Dan Martin: My Tour de France has been boring so far but my race starts in the Alps
Irishman gunning for stages in the mountains
Dan Martin (Israel Start-Up Nation) typically finds himself competing for top-10 honours in Grand Tours but the Irishman has taken a completely different position in this year’s Tour de France, with his focus entirely driven towards winning stages.
After a week of racing, Martin finds himself well out of contention for GC honours, sitting 60th overall and over 20 minutes off the yellow jersey. After a taxing Giro d’Italia in May – in which he finished 10th and won a stage to Sega di Ala – the 34-year-old has taken a much different approach to the Tour.
"It’s been a weird Tour and obviously I’ve not really done much yet," he told the press, including Cyclingnews, at the start of stage 7.
"I’ve just been riding to the finish every day. That was always part of the plan and I needed to get my legs going again after the Giro. At Mûr de Bretagne [stage 2] I had a look but didn’t have good legs and then the main aim has been to get to stage 8.
"Our aim has been to win a stage, and you have to figure out how best to win a stage, and that’s about saving as much energy and staying out of trouble in the first week. So far, so good. It’s gone to plan but it’s been a bit boring so far. It’s a new experience, me riding the Tour like this. It’s strange not having the mental concentration of the GC. That’s why it’s been a weird race."
The opening week of this year’s Tour has been an extremely fraught affair, with countless crashes. Martin’s teammate for the GC, Michael Woods, lost time in a crash in the opening days, while Chris Froome also hit the deck on stage 1.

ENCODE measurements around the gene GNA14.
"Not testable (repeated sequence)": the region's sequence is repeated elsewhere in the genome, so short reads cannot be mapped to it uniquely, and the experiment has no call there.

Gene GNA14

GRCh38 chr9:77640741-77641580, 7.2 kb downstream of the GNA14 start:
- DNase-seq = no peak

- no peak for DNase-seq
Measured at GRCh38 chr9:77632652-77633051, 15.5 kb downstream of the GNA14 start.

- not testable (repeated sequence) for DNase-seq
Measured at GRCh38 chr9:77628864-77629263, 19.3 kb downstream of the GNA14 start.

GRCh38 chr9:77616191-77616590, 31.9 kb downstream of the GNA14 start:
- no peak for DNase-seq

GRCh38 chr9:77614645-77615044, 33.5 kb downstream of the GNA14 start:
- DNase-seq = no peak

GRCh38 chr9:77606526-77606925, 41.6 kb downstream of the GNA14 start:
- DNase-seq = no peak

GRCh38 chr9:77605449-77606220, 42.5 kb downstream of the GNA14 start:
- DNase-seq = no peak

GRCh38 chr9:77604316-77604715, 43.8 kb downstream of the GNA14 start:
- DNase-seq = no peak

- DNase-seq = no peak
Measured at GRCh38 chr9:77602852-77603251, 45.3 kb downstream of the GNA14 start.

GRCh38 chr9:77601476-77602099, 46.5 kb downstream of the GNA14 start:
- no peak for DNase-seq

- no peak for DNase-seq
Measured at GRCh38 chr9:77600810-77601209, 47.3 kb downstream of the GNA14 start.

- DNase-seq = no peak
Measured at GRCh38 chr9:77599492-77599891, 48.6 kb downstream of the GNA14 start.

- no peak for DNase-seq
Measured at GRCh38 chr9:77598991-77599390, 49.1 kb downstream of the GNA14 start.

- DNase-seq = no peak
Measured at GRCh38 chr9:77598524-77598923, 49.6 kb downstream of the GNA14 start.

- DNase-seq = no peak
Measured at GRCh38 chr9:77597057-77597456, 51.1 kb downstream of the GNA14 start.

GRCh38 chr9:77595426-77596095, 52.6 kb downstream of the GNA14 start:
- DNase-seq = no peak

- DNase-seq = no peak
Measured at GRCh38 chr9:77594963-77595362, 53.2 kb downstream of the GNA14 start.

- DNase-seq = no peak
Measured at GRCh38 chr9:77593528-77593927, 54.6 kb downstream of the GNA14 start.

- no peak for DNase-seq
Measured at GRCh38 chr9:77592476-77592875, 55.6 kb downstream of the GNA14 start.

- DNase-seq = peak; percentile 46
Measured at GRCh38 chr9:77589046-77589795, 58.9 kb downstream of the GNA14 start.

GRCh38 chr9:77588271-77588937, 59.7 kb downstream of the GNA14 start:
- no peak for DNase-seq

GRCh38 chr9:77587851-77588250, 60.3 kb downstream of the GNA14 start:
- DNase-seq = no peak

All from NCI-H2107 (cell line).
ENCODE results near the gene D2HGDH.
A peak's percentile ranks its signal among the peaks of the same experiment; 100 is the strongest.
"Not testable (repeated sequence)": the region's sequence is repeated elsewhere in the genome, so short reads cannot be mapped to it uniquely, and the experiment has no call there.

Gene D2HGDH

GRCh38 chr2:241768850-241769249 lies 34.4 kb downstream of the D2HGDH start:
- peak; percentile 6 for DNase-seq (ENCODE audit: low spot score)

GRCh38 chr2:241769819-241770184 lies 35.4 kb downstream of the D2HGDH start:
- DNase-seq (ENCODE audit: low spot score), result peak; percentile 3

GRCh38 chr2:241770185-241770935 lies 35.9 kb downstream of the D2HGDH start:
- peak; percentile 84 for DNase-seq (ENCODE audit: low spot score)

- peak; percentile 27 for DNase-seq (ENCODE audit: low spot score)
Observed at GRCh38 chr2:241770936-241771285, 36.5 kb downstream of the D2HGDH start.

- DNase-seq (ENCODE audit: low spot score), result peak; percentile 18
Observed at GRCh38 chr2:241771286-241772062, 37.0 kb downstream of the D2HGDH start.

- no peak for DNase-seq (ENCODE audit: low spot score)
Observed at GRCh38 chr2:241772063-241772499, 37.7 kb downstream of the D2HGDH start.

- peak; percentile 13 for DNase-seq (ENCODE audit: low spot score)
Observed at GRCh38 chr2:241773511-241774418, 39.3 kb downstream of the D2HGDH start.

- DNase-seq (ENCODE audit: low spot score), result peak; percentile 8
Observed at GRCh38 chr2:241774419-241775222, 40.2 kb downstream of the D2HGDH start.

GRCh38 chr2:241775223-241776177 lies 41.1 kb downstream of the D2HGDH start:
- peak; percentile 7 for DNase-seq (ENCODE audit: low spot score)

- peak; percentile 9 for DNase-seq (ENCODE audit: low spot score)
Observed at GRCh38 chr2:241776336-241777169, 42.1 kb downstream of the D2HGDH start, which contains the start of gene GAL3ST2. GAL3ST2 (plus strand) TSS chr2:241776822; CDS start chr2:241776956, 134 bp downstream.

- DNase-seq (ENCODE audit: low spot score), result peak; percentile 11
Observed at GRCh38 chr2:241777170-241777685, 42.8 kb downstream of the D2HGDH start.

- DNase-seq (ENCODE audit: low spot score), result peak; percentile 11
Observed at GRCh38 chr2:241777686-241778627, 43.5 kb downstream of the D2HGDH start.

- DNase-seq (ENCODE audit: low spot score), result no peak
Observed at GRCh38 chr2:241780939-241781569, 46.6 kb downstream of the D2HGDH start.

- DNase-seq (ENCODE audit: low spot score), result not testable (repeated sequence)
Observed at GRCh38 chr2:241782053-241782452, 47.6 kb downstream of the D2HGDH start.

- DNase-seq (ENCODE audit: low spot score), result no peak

Martin has survived the chaos and is just looking ahead to the back-to-back stages in the Alps this weekend, where he has a much better chance of slipping into a break and picking up a third possible Tour de France stage of his career.
The veteran climber also gave his take on the GC battle and how riders taking the challenge to race favourite Tadej Pogačar (UAE Team Emirates) could have an impact on his own chances of success from the breaks.
"It was quite nice not being involved in all the stress. I think that people underestimate how much energy you save by not being in that fight for position every day in the front. Hopefully, it pays off," he said.
"My Tour starts tomorrow and probably finishes on stage 18. It’s going to be a strange Tour in terms of breakaways going to the finish. Everyone knows that they need to take time of Tadej and there are a lot of strong teams with Ineos and Jumbo. They’ve got numbers in the GC fight and they need to take a lot of time.
"Everyone sees UAE as the weaker force in the GC fight, so it’s going to be an interesting battle because I think Tadej is the strongest but then you have a team that can potentially not control the race. It will be interesting to see how far out people attack from."
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Stephen is the most experienced member of the Cyclingnews team, having reported on professional cycling since 1994. He has been Head of News at Cyclingnews since 2022, before which he held the position of European editor since 2012 and previously worked for Reuters, Shift Active Media, and CyclingWeekly, among other publications.